With orders for German machinery falling, an industry group warned that as many as 25,000 workers in the sector lose their jobs.
Machine exports are key to Germany's economy
Germany's key heavy-machinery industry has not escaped the global economic downturn. Orders for machines sagged 40 percent in year-on-year terms in December, the VDMA trade association announced on Tuesday, Feb. 10.
Machine tools are a key German export, alongside automobiles. A slackening in demand bodes ill for Europe's largest economy, which is a world leader in exporting manufactured goods.
"The fourth quarter was the worst quarter since 1958," Manfred Wittenstein, president of the German Engineering Federation, or VDMA, said in a statement.
The group said as many as 25,000 jobs could be at risk.
Big declines forecast
Brazil is one country not ordering as many machines
In real terms, orders from German customers fell 39 percent while non-German orders fell by 41 percent compared to December 2007. In November, the year-on-year decline had been 30 percent.
The VDMA represents engineering companies that install plant and heavy machines and compiles the data from members' reports. The group, which had previously expected this year's sales to stagnate, forecast that machinery sales by the German industry would decline 7 percent in the course of 2009.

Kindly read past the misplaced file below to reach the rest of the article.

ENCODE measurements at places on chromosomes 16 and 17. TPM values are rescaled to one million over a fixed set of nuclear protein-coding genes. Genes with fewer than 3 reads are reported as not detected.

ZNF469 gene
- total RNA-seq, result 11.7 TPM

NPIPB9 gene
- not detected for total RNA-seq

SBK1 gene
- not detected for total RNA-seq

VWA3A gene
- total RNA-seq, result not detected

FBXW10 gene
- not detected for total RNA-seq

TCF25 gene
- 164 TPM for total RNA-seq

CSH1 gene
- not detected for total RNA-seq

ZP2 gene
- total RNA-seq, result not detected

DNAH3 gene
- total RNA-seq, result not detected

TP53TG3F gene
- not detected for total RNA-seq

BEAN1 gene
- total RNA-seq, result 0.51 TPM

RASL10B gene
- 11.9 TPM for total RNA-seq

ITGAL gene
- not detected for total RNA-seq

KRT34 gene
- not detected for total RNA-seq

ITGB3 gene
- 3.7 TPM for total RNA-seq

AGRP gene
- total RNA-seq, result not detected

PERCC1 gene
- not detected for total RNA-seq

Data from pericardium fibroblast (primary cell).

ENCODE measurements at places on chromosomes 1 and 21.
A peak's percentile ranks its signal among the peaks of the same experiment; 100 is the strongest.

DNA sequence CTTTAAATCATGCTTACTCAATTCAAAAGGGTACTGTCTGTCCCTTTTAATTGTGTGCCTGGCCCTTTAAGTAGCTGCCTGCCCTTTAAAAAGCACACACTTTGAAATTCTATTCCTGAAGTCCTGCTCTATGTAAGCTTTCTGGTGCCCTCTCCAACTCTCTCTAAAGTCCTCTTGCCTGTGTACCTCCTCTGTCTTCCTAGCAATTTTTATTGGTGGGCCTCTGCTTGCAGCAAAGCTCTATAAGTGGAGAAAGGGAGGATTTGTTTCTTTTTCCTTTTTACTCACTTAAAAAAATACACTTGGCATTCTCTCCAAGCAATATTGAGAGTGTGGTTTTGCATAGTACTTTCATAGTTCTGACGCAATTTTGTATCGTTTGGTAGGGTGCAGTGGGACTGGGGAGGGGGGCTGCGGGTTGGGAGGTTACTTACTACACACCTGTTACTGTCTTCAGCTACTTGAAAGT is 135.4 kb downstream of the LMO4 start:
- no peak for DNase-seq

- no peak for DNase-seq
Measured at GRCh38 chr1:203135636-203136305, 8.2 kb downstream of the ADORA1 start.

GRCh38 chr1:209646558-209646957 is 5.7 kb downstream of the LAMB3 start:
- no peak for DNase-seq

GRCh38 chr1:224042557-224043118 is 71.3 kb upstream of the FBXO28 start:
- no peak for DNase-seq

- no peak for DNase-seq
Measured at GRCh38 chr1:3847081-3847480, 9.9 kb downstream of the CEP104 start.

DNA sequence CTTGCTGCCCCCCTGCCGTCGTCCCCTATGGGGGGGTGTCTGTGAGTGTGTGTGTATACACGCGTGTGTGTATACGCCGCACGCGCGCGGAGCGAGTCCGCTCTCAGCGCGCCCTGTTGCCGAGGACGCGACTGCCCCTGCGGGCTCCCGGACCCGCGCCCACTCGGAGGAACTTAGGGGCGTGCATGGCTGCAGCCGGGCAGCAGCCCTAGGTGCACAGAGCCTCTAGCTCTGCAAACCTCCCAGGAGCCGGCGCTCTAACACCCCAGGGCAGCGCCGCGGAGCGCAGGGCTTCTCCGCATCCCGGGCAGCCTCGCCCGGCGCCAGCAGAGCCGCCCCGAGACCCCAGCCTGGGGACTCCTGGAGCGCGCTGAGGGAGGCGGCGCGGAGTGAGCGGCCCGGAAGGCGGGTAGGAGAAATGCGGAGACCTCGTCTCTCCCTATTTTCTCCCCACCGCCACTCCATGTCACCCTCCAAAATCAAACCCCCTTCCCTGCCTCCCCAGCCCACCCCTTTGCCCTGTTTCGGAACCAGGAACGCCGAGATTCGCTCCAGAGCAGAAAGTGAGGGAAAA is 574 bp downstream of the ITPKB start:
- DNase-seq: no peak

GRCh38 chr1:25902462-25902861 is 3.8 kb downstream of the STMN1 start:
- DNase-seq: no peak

Last year, VDMA member companies sold 194 billion euros ($252 billion) worth of plant and machinery, up 5.4 percent.
Demand down worldwide
German machine tools, such as metal lathes, are used around the world in the production of other tools and parts as well as the manufacture of clothes and other consumer goods. Machine tools have been in high demand in high-growth developing countries such as Brazil, China, India and Russia.
But as the financial crisis has slowed production worldwide, the market for such machinery has contracted. Germany has officially been in a recession since the end of last year. German officials forecast that the economy, highly dependent on exports, will contract by a further 2.25 percent in 2009.